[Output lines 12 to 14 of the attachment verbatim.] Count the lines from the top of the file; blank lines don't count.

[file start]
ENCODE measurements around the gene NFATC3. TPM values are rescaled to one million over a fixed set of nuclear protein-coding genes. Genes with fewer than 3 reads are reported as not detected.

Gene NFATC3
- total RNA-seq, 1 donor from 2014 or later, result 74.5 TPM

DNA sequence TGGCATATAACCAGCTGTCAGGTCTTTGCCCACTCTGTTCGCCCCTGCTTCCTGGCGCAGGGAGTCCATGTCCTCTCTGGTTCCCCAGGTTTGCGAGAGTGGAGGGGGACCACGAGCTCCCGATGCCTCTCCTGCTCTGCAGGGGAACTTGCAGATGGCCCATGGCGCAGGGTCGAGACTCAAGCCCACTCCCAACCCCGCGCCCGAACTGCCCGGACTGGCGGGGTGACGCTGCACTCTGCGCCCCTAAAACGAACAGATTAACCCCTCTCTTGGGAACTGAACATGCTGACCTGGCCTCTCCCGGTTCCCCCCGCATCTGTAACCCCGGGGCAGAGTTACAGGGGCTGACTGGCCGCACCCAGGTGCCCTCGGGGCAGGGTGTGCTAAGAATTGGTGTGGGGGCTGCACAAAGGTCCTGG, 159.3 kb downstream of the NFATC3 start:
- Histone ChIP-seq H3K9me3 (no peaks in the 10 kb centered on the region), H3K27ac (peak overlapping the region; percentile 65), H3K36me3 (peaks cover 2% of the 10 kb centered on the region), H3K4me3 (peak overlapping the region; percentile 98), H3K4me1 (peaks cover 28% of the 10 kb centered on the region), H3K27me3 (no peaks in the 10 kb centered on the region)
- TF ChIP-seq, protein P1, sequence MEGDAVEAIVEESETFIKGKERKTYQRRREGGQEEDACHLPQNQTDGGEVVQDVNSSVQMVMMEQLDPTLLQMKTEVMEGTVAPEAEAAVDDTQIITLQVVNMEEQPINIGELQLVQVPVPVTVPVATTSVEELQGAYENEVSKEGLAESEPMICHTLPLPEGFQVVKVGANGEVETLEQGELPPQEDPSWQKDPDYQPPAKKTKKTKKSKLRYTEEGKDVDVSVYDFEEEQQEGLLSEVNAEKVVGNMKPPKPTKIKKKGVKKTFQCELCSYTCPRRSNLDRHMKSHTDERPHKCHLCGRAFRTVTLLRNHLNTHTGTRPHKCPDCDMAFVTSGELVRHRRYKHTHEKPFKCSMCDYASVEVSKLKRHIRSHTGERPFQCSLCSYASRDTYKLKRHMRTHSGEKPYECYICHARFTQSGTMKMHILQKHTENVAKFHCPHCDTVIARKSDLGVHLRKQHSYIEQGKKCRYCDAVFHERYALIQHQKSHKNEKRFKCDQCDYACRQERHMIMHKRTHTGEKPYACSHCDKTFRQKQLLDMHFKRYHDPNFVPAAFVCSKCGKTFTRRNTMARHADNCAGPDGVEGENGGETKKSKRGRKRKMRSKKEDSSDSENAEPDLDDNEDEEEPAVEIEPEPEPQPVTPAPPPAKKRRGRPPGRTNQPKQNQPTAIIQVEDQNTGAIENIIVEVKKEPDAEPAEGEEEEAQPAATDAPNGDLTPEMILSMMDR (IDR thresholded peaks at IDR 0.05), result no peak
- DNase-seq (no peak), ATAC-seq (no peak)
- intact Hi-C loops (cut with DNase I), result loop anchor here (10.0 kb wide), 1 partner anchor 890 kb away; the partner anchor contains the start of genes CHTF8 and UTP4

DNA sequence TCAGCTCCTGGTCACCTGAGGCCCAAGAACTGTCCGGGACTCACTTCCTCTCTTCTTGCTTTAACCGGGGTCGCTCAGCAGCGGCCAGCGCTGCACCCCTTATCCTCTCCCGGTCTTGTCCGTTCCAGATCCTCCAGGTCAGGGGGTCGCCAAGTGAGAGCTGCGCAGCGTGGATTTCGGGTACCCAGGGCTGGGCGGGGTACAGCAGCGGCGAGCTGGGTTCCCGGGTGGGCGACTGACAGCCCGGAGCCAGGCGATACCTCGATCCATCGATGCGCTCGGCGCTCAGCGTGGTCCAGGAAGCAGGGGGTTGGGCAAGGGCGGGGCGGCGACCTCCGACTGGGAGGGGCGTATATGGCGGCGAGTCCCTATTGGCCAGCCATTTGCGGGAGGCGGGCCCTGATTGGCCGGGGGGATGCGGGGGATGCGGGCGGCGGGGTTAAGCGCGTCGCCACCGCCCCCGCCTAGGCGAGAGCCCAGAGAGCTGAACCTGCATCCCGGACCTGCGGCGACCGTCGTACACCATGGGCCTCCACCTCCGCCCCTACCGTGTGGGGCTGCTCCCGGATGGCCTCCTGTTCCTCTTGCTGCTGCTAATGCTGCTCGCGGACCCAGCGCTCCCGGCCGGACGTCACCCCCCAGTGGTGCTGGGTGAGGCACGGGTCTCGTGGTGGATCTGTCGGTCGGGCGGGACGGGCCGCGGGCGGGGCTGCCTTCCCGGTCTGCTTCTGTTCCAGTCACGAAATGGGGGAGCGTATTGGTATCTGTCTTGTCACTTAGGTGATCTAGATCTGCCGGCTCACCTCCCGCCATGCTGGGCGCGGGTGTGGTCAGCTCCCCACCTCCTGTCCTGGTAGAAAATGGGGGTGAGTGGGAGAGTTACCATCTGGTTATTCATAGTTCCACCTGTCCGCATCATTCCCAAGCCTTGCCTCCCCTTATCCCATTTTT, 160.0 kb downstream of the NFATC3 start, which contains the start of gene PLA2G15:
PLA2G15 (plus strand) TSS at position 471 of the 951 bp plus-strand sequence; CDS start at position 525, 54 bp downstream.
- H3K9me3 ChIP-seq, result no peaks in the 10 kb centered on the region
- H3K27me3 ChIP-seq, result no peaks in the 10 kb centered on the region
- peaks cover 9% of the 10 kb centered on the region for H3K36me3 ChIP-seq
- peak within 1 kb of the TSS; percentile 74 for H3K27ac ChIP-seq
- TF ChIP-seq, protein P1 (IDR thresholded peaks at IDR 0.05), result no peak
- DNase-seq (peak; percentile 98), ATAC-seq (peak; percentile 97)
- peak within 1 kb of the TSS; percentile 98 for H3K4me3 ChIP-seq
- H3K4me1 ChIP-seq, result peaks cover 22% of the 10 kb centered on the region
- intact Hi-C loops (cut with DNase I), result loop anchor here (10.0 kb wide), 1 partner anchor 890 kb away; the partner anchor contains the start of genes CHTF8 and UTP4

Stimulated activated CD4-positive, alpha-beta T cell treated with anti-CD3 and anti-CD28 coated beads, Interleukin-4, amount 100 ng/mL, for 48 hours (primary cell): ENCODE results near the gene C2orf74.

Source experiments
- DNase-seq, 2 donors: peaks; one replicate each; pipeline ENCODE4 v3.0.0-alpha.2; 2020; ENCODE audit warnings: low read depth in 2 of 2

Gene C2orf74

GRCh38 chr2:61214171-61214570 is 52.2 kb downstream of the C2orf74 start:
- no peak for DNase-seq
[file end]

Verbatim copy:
- H3K27me3 ChIP-seq, result no peaks in the 10 kb centered on the region
- peaks cover 9% of the 10 kb centered on the region for H3K36me3 ChIP-seq
- peak within 1 kb of the TSS; percentile 74 for H3K27ac ChIP-seq